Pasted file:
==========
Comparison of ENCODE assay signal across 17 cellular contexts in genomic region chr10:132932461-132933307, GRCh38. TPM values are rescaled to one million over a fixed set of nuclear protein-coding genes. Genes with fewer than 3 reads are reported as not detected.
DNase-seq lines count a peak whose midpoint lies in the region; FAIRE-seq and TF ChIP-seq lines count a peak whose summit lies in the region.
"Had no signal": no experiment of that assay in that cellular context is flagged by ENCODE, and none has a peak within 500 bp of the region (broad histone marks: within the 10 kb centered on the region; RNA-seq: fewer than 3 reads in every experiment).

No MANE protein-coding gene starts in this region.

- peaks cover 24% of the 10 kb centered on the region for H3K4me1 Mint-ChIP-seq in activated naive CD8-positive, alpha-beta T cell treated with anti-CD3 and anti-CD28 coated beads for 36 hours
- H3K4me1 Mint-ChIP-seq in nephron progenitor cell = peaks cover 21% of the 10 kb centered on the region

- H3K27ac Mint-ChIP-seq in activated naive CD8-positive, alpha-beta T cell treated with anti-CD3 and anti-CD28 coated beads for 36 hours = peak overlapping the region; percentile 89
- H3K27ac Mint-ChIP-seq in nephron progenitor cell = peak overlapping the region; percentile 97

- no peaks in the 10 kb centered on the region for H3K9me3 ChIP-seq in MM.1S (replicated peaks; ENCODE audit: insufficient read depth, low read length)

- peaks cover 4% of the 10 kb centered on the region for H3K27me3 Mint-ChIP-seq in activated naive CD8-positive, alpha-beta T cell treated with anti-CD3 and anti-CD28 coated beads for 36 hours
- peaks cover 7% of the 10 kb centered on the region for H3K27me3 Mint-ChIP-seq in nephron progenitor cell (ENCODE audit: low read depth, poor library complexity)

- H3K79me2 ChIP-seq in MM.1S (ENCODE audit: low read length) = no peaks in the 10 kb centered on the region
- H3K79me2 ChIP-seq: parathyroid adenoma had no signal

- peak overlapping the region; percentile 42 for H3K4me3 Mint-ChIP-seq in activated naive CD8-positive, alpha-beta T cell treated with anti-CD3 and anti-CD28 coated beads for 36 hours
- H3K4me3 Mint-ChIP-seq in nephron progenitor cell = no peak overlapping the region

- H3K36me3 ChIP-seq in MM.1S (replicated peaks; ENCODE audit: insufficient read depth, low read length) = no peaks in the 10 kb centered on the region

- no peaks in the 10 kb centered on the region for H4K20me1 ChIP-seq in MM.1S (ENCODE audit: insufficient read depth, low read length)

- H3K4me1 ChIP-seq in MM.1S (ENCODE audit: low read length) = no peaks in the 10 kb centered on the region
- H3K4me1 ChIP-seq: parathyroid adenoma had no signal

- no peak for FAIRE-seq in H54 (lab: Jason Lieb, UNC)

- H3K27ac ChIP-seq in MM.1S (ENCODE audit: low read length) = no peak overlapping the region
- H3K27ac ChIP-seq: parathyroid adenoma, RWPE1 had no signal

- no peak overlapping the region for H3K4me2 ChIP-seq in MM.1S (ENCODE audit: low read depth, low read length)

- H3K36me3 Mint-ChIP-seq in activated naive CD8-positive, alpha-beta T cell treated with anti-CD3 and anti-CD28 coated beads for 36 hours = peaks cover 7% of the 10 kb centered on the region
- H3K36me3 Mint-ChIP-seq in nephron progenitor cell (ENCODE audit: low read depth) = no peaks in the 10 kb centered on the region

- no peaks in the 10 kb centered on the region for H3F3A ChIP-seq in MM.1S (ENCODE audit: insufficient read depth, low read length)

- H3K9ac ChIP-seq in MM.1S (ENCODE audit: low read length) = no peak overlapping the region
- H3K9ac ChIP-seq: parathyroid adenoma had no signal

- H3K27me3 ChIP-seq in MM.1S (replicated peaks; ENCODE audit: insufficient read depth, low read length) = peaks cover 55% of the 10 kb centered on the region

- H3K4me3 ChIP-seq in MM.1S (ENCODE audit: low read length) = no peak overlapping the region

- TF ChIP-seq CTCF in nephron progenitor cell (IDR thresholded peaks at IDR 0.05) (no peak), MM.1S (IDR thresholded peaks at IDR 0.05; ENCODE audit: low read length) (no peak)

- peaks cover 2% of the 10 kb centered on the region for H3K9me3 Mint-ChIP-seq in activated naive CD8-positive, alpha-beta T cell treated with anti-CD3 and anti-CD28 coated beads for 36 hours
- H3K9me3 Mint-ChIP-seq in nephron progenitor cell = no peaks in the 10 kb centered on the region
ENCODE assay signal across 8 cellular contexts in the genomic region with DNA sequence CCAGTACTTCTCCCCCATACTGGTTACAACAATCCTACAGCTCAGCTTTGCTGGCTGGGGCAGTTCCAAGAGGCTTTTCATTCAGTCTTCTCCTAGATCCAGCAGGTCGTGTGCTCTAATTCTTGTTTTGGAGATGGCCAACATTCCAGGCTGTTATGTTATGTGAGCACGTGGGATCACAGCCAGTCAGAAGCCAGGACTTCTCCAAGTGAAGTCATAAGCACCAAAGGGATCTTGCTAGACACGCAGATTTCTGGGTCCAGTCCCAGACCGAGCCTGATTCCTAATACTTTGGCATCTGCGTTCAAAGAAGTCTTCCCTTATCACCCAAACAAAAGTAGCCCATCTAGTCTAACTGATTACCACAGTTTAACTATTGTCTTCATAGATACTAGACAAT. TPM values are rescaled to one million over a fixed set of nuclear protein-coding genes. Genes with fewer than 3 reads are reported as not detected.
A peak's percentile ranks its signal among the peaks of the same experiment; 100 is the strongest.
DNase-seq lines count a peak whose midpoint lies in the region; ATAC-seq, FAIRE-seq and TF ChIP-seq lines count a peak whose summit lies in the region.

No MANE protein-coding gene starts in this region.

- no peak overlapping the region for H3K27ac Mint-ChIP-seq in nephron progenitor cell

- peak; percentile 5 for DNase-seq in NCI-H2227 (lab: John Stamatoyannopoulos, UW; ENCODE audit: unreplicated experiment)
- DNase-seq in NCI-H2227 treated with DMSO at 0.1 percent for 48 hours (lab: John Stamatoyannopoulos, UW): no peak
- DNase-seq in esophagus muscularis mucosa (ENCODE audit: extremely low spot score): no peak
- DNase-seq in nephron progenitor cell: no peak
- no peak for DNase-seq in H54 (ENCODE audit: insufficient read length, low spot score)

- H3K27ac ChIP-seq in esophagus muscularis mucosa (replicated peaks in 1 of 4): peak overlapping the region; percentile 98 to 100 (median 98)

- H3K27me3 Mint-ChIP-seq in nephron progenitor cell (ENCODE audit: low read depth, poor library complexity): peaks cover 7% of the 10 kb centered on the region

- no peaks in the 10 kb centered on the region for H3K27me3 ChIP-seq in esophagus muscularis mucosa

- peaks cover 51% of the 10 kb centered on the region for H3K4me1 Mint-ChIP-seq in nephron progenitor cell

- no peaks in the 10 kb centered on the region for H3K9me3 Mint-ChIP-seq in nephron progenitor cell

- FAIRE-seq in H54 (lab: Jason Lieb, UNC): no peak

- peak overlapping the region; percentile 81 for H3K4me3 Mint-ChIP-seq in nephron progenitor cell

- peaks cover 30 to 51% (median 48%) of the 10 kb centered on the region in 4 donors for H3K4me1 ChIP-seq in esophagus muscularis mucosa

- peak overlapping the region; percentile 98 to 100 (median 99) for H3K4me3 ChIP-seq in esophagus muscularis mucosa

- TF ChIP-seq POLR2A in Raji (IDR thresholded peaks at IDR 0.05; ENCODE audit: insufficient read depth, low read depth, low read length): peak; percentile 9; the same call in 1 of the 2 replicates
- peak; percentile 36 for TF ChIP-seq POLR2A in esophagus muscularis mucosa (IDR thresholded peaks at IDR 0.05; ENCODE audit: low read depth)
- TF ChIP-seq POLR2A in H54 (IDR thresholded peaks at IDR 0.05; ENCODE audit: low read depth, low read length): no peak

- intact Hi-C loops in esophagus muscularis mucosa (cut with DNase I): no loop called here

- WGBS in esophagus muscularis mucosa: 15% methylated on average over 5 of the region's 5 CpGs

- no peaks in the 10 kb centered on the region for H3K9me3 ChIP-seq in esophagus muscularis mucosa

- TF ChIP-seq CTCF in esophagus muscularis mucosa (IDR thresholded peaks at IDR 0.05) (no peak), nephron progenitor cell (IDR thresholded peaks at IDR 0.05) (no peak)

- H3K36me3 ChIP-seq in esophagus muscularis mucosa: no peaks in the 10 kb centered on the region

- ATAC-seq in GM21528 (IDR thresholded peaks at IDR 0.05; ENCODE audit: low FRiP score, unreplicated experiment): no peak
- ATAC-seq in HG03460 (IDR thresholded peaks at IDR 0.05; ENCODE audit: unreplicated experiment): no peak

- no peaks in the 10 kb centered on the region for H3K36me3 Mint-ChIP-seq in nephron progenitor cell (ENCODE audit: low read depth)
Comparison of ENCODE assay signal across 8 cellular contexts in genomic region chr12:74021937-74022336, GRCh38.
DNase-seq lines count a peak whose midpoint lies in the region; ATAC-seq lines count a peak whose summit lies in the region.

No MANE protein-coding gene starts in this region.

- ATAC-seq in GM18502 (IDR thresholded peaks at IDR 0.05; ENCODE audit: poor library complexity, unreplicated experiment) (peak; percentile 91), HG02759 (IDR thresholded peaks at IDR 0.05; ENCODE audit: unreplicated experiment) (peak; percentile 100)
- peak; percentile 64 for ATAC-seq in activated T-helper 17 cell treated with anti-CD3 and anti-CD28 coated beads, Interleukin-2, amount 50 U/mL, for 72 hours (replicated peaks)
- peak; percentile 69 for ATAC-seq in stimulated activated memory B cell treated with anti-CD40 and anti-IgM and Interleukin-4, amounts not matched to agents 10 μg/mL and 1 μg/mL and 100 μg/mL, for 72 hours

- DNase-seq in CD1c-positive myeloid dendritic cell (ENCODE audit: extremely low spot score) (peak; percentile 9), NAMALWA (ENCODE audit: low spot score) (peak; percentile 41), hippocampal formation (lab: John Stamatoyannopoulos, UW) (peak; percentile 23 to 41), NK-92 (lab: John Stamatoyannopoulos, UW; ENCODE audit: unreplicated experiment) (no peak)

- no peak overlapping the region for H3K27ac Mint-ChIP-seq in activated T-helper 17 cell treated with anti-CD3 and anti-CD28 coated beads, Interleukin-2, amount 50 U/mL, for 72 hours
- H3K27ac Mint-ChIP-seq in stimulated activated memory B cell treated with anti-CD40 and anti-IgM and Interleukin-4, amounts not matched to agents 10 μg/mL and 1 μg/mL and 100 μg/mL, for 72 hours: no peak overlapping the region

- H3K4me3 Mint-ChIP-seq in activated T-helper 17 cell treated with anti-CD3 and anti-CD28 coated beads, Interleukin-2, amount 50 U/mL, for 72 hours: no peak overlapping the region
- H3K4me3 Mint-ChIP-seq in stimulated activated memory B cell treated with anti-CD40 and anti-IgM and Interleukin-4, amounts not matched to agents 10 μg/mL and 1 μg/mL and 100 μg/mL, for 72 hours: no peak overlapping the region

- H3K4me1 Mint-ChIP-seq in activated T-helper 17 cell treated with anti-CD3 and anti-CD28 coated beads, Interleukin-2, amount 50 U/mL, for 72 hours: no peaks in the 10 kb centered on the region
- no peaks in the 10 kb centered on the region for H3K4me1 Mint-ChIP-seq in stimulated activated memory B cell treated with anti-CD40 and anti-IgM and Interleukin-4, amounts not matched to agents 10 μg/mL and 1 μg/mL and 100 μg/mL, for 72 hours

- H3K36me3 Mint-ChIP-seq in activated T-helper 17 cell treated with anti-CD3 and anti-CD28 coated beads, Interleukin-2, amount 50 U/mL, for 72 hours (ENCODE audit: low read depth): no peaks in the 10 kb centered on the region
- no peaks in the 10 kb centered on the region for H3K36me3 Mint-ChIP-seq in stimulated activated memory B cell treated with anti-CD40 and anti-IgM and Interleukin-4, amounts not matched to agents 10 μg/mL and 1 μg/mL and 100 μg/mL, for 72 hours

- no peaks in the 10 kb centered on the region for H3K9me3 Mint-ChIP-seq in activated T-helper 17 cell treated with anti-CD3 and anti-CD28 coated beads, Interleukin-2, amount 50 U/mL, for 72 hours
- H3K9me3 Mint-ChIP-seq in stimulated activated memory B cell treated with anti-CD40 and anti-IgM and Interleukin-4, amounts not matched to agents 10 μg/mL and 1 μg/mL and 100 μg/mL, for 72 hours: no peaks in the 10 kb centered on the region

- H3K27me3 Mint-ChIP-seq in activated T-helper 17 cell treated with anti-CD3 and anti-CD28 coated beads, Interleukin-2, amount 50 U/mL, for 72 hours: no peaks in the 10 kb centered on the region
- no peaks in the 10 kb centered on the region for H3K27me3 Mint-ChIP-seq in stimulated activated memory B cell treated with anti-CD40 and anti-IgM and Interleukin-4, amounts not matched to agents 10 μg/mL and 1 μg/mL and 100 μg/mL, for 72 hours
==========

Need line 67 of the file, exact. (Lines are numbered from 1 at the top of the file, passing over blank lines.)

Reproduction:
- ATAC-seq in GM18502 (IDR thresholded peaks at IDR 0.05; ENCODE audit: poor library complexity, unreplicated experiment) (peak; percentile 91), HG02759 (IDR thresholded peaks at IDR 0.05; ENCODE audit: unreplicated experiment) (peak; percentile 100)